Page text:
That shunning can be truly devastating for the individuals who suffer it is a reason for the state to intervene. But the fact that individuals separately are undoubtedly free to do what their leaders encourage them to do together casts doubt on whether the encouragement should lead to liability. Shunning differs from physical assault, slander, and other torts that are wrong even if committed by an isolated individual. That the wrongs committed by shunning do not impinge on vital state interests is shown by the infrequency of recovery for group boycotts that are not motivated by economic gain, and by the widespread abolition of recovery for alienation of a spouse’s affections.
At least when adults have voluntarily become members of a religious group that they know engages in shunning, the state lacks a compelling state interest in protecting them from the financial and emotional consequences of that practice. It is not that their joining the group binds them legally to accept any penalties the group may inflict, or eliminates the state’s interest in their welfare vis-a`-vis that of the group. Rather, their voluntary acceptance of membership reduces the urgency of the state’s interest, so that it does not override the group’s fundamental freedom to exercise a form of religious practice whose historical pedigree is extensive, however unpalatable it may be to modern sensibilities.
Of course, shunning does reduce the freedom of individuals who face that sanction to practice religion as they see fit. A man aware that his family will shun him if he rejects the church has a powerful incentive to remain faithful, at least in outward appearance. Although this inhibiting effect is disturbing, most of a group should not have to forego what it believes is vital religious practice so that individual dissidents will have maximum freedom of choice at a particular moment.We need to remember that deciding what maximizes freedom over time is no simple exercise. Individuals may wish to join religious groups with strong cohesiveness and discipline. If the law undermines forms of discipline, as by forbidding shunning, it eliminates or erodes the liberty of individuals to join groups whose cohesiveness rests partly on stringent discipline. Within a liberal democracy, the government’s aim, as I have argued in the last chapter, should be to allow freedom of religious practice, not to encourage the religions that most recognize individual autonomy in the realm of religion. The law should not be designed to favor religious groups with little discipline over those with strong discipline.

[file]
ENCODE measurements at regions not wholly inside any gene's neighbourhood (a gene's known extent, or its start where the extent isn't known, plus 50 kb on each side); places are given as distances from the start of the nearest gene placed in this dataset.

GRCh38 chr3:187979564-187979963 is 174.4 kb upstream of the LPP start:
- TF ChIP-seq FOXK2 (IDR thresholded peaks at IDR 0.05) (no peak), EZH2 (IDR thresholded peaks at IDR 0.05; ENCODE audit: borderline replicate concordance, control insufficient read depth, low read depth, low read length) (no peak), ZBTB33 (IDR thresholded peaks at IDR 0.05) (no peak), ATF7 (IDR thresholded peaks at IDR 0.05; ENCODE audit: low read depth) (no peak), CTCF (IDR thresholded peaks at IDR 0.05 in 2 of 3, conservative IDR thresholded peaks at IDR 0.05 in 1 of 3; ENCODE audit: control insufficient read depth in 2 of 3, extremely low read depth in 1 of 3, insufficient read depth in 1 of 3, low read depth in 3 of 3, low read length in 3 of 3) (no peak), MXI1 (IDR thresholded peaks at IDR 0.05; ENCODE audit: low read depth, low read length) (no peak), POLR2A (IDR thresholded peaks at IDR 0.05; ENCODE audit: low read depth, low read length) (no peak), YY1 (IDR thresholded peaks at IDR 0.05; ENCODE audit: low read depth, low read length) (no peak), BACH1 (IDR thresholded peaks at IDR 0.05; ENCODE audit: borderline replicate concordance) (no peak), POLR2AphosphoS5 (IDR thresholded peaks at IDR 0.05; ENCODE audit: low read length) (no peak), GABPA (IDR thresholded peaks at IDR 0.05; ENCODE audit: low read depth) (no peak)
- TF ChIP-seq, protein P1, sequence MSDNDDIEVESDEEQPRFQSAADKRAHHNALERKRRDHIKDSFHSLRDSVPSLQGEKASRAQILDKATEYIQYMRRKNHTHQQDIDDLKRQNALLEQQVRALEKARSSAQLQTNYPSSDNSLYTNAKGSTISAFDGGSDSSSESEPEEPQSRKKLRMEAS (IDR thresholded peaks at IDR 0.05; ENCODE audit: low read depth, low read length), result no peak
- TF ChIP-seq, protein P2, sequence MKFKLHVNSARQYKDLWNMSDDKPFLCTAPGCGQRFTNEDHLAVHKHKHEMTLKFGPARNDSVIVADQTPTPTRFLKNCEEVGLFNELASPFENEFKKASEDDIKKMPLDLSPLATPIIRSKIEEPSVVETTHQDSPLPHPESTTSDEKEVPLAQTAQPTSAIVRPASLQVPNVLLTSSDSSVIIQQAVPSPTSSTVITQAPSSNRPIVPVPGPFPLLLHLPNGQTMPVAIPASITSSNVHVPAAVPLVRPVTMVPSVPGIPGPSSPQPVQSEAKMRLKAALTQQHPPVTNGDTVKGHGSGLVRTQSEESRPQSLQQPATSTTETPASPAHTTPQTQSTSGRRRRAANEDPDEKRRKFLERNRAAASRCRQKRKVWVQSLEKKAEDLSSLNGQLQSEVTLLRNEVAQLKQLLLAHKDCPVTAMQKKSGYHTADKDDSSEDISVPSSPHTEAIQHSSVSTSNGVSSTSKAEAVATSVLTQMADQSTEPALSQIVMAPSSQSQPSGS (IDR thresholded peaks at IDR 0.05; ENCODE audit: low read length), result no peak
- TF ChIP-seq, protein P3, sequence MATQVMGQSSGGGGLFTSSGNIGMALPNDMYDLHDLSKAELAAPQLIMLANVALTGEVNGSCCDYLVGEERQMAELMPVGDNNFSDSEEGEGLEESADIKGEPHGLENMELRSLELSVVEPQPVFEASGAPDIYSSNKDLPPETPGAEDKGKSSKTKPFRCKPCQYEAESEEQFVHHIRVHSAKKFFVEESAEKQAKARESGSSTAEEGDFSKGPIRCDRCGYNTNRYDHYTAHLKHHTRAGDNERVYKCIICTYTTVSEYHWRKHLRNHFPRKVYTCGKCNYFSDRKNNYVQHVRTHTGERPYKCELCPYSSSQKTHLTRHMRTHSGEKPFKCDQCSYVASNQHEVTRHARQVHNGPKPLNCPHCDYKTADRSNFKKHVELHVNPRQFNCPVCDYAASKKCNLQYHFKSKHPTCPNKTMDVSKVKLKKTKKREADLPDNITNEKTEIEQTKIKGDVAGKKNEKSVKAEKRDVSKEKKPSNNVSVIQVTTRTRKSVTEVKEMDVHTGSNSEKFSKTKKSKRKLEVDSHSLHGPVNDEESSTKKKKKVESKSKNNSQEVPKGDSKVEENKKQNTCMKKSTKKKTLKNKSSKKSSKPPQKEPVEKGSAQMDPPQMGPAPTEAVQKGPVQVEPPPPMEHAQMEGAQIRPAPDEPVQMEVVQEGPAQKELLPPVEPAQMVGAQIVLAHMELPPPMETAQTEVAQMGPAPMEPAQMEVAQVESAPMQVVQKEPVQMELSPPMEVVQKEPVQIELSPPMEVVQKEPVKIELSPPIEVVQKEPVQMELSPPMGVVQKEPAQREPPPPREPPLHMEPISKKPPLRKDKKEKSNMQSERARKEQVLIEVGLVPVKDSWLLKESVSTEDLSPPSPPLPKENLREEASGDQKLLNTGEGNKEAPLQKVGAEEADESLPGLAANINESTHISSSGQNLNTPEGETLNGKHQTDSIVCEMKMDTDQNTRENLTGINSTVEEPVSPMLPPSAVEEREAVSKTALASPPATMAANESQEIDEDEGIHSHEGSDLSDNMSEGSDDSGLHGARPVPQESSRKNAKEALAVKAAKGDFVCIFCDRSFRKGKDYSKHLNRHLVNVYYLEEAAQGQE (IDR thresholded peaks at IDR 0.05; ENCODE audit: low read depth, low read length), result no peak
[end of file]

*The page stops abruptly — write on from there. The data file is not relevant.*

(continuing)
Should a privilege to shun be limited to religious groups or extended to other groups? We could imagine that an organization devoted to political and social principles might feel so betrayed by a member that expulsion and shunning would seem an appropriate response. A group advocating animal rights might learn that a member continues to participate in fox hunting or to model fur clothing, for example. Although it may have more difficulty than a religious group in showing that shunning is related in some crucial way to its associational identity and purposes, a nonreligious expressive group should have the same privilege, if it can make this showing. That result could be achieved under the common law or as an aspect of free speech.
One argument for a privilege for expressive associations is that their internal discipline should itself count as an expressive activity. The religious message that a church projects to nonmembers is affected by the behavior of its members and by its disciplinary practices, and the same might be true about the nonreligious message of an organization for racial justice or environmental quality. However, forms of discipline, especially those otherwise amounting to civil wrongs, should not generate privileges unless an extra ingredient is present, a way in which a particular form of discipline carries forward the group’s self-understanding.
Any privilege to shun should probably be limited to groups. Isolated individuals who act on their own to insist that others avoid contact with someone should not be given a defense to a civil suit, even if their motivation is religious and the victim is a former associate. Allowing such a defense would place some individuals too much at the mercy of others who have idiosyncratic religious missions or use religion as a cover to conceal more malign motives.»
* Kent Greenawalt,
Religion and the constitution, Vol. 1: Free exercise and fairness
[Η Θρησκεία και το Σύνταγμα, Τόμ. 1: Ελεύθερη Άσκηση και αμεροληψία],
Princeton University Press, 2006,